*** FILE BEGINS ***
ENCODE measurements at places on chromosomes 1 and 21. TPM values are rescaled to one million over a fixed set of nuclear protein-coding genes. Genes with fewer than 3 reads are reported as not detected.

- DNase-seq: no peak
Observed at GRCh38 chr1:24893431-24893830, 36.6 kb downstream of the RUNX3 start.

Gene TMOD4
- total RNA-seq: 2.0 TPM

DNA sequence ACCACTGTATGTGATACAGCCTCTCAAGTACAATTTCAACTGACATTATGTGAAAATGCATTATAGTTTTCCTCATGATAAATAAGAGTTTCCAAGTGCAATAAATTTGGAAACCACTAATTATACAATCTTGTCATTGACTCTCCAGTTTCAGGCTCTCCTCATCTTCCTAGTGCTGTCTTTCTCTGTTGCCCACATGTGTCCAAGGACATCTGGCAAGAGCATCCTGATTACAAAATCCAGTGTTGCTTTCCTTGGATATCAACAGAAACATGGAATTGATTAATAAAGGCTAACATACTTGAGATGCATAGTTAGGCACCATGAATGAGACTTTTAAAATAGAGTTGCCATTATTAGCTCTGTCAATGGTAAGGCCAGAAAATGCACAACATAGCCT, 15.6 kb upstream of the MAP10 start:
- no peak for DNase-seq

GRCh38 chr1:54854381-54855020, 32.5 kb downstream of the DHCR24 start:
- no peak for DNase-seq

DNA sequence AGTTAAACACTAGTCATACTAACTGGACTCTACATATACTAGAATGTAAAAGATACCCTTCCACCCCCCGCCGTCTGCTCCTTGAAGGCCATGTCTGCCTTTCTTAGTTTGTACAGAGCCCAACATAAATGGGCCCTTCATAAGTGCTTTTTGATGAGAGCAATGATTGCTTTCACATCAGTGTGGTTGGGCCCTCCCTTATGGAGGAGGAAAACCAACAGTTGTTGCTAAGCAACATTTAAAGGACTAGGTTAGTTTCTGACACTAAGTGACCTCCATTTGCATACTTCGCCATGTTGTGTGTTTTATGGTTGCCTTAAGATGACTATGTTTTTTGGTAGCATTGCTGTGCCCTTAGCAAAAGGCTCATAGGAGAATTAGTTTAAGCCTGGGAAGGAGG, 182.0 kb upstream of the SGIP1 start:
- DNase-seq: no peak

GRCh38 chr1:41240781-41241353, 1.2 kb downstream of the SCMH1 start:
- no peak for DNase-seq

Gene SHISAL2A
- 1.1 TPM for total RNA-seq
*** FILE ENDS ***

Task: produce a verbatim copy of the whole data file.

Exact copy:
ENCODE measurements at places on chromosomes 1 and 21. TPM values are rescaled to one million over a fixed set of nuclear protein-coding genes. Genes with fewer than 3 reads are reported as not detected.

- DNase-seq: no peak
Observed at GRCh38 chr1:24893431-24893830, 36.6 kb downstream of the RUNX3 start.

Gene TMOD4
- total RNA-seq: 2.0 TPM

DNA sequence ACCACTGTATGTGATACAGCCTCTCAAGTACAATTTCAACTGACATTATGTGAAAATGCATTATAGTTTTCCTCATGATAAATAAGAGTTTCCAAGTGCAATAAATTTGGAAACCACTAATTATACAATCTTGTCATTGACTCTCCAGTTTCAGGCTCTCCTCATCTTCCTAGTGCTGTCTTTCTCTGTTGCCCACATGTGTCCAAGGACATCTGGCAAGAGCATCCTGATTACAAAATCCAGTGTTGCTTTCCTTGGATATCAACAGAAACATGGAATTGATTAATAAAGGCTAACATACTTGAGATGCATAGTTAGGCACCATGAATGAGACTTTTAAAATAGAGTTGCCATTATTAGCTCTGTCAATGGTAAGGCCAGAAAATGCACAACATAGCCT, 15.6 kb upstream of the MAP10 start:
- no peak for DNase-seq

GRCh38 chr1:54854381-54855020, 32.5 kb downstream of the DHCR24 start:
- no peak for DNase-seq

DNA sequence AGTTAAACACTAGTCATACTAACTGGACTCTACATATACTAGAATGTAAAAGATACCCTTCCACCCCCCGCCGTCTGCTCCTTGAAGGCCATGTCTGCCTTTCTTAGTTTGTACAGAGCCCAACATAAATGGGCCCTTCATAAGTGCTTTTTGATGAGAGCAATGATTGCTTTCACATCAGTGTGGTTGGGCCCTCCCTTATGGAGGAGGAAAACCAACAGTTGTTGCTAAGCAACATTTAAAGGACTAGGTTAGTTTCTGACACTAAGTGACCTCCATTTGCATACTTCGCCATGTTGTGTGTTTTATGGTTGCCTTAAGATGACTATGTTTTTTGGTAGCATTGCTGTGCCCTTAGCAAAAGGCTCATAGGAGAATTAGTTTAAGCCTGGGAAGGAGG, 182.0 kb upstream of the SGIP1 start:
- DNase-seq: no peak

GRCh38 chr1:41240781-41241353, 1.2 kb downstream of the SCMH1 start:
- no peak for DNase-seq

Gene SHISAL2A
- 1.1 TPM for total RNA-seq